CROSS TRAIN YOUR BRAIN
In recent articles, you’ve read that steps can be taken that may lower your risk of Alzheimer’s disease. The three major steps include what you eat, exercise, and brain exercise. Today let’s talk about exercise.
Exercise is naturally good for your whole body, and as with the food we eat, what helps one part of the body benefits others parts. When your heart is working well because of blood pumping freely because of lower cholesterol levels, your brain benefits from that blood flow.
Doctors internationally stress walking (or other similar activity) for your whole body health, unless there is a medical reason you should not walk. My own doctor has recommended it to combat depression, to lower cholesterol, to lose weight, to help prevent osteoporosis, to lower stress, for heart health, and general well being.
That list makes up a good portion of what affects your brain’s health as well. Diet, stress, depression, exercise, and stimulation can influence whether you will be affected by Alzheimer’s disease. A simple walk may very well lighten depression. It will lessen stress. It will stimulate mind and body. Along with that, it will encourage better eating habits often and give you more energy for everything you do.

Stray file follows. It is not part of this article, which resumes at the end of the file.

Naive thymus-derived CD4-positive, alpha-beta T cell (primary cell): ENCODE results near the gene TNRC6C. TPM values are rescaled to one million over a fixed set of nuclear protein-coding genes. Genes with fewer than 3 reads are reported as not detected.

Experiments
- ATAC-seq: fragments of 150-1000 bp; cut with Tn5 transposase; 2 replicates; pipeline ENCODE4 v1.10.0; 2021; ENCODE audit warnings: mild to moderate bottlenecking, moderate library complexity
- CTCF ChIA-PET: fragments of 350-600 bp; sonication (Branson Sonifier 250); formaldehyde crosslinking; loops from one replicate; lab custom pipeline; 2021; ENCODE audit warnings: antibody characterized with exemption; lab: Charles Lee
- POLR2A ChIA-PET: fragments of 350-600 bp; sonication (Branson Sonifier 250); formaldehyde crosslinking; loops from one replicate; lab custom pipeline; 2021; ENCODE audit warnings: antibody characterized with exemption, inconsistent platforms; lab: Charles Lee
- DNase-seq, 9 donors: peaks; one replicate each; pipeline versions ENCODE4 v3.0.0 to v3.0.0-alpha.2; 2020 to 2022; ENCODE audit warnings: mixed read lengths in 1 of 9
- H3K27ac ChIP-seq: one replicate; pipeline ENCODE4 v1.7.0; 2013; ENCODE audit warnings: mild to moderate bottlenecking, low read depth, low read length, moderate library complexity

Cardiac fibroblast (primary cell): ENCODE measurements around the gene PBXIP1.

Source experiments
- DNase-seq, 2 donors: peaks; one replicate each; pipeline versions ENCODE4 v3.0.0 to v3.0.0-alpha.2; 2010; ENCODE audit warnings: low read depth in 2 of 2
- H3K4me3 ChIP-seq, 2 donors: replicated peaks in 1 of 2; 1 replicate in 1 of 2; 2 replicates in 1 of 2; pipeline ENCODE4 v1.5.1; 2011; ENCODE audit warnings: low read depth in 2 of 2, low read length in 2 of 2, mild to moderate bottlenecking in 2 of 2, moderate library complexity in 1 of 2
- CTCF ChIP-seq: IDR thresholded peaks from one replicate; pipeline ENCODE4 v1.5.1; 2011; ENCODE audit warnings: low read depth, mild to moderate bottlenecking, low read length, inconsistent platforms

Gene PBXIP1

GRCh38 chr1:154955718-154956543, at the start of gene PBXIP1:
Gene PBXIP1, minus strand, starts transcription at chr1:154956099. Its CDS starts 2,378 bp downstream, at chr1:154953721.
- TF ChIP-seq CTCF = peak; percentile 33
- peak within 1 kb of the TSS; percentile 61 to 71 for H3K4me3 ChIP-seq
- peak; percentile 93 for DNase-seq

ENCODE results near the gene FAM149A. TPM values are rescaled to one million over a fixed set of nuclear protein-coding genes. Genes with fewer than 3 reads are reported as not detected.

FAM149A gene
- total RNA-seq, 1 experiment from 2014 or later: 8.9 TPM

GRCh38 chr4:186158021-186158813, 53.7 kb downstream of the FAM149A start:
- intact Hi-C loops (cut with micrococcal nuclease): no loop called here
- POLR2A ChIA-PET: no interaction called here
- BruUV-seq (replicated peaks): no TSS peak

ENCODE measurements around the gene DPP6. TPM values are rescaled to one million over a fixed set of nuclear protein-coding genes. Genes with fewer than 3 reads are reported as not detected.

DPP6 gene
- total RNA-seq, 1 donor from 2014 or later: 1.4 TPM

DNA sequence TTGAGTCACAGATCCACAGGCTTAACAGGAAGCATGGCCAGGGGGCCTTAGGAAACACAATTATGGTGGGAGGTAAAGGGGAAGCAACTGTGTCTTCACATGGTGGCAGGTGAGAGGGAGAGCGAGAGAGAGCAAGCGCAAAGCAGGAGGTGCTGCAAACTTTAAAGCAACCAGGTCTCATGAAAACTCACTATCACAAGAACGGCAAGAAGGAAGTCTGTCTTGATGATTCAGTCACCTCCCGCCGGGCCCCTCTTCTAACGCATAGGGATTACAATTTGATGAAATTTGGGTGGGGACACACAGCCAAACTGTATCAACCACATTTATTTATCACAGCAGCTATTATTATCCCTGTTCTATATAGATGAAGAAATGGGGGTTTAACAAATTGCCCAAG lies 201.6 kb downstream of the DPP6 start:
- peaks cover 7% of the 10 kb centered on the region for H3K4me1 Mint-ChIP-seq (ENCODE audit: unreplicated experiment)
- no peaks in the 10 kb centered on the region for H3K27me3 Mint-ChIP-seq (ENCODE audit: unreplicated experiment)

Besides these visible benefits, chemicals are at work in your brain as well. Exercise affects how those proteins and enzymes work and interact in your brain. It does have a positive effect.
You can read about it in more detail here.
As long as you are healthy, there is little excuse not to walk. You can start even for ten minutes a day. The goal should be at least thirty minutes a day, five days a week. All you need is a good pair of walking shoes. No special outfits are required, no training is needed, no reservations, no cost. Just step out your door.
Besides going for that walk, don’t overlook the importance of strength training. It’s important for you brain as it is for your body. Tests show it actually improves memory. Don’t let your age stop you either. It’s been shown to help even in your seventies. Go for it. Get moving. Cross train. Start no matter what your age. Do everything you can that might help prevent Alzheimer’s disease from striking you.
December 12, 2014
Merry, another great article and one I will have to take to heart in more ways than one!